Wednesday, October 16, 2013

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Attorney General Seeks to Stop Sale of Online Private Customer Information

PLANO – Citing privacy concerns, Texas Attorney General Greg Abbott objected in federal bankruptcy court to the sale of online dating service True.com’s 43 million-member database. The database and web site are owned by Plano-based True Beginnings, which filed for Chapter 11 bankruptcy protection more than a year ago and is in the process of selling its assets. Attorney General Abbott provided this statement:

“At a time when privacy is an issue of grave concern to so many, we are taking legal action to prevent an online dating service from selling more than 2 million Texans’ personal information without their consent. The proper course is for True.com and its bankruptcy trustee to seek the customers’ permission before selling their private information to a third party – and that’s exactly what our legal action asks the bankruptcy court to require before the case proceeds.”

 

Media links
Attorney General's objection to the asset sale of True Beginnings LLC (in bankruptcy court)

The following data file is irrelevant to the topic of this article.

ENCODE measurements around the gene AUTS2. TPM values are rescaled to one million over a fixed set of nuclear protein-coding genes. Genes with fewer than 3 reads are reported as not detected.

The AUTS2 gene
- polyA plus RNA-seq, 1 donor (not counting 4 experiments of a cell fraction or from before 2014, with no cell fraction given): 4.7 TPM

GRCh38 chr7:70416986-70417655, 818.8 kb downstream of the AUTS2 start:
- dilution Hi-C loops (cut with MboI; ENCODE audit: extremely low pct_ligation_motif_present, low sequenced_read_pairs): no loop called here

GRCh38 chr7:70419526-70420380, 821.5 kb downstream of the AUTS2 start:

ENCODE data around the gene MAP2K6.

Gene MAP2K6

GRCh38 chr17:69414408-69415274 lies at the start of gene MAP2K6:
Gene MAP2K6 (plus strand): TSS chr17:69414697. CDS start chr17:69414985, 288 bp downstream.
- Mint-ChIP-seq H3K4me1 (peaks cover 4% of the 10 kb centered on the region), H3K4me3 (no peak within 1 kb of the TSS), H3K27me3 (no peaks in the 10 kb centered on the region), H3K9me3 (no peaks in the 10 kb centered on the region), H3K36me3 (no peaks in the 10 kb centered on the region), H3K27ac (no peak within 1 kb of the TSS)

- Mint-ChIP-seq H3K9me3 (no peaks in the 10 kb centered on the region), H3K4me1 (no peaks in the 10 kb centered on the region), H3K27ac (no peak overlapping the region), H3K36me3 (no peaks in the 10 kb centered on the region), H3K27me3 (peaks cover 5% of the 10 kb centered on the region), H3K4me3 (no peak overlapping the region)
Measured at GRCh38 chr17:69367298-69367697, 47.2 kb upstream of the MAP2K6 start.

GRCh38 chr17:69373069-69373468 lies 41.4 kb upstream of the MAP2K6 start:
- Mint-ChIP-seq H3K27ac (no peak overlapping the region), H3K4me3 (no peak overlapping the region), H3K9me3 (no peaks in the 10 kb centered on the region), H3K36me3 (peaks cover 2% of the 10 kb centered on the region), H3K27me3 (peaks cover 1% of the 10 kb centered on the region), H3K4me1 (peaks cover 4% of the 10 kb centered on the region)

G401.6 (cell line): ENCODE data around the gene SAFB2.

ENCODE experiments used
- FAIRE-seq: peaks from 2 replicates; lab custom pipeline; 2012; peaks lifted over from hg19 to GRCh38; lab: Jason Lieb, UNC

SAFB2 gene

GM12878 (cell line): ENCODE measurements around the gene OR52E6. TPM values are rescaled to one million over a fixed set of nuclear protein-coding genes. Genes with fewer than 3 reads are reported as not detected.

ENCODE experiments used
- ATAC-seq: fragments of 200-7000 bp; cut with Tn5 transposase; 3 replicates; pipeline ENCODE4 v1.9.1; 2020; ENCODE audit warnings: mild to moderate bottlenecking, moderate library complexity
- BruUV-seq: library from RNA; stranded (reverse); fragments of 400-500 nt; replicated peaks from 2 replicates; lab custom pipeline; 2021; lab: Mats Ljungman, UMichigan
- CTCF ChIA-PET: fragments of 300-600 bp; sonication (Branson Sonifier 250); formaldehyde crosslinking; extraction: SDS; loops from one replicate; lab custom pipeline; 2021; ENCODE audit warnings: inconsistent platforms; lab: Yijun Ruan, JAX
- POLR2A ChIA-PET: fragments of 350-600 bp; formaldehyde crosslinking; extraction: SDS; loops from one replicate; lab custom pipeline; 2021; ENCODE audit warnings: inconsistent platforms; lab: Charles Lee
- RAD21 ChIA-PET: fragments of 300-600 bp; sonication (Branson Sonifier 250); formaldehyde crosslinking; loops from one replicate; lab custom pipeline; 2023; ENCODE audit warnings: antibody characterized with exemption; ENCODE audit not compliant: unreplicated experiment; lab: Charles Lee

Examples of information collected from True Beginnings' members

True Beginnings sought permission from the bankruptcy court to sell its assets -- including the membership database and all information provided by True.com’s customers -- to a Canadian-based online dating service. In the court filing objecting to the membership database sale, Abbott argues that the bankruptcy trustee must first give True.com’s members an opportunity to object to the sale of their personal information. True Beginnings has stated that it merely intends to notify members via email that their personal information has been sold.

However, the proposed email notice does not ask customers to first approve the transfer of their sensitive data. Under the current transfer process, to which the Attorney General objects, data will be transferred unless the customer takes direct steps to opt-out. The Attorney General seeks approval for customers to be allowed to opt-in by having them express approval for the transfer of their personal information.

During the sign-up process, True.com customers were told their personal information could not be transferred without their consent. However, ambiguous and deceptive language embedded within True.com’s privacy policy quietly noted that members’ personal information held in the company’s database would be treated as a transferable asset in the event the company was acquired by a third-party buyer. The Attorney General’s legal filing urges the bankruptcy court to require the trustee to abide by the terms presented to customers when they signed up for the dating web site.

The Attorney General’s objection to this sale on the trustee’s terms will be heard in the Plano bankruptcy court, Eastern District of Texas, on Oct. 25.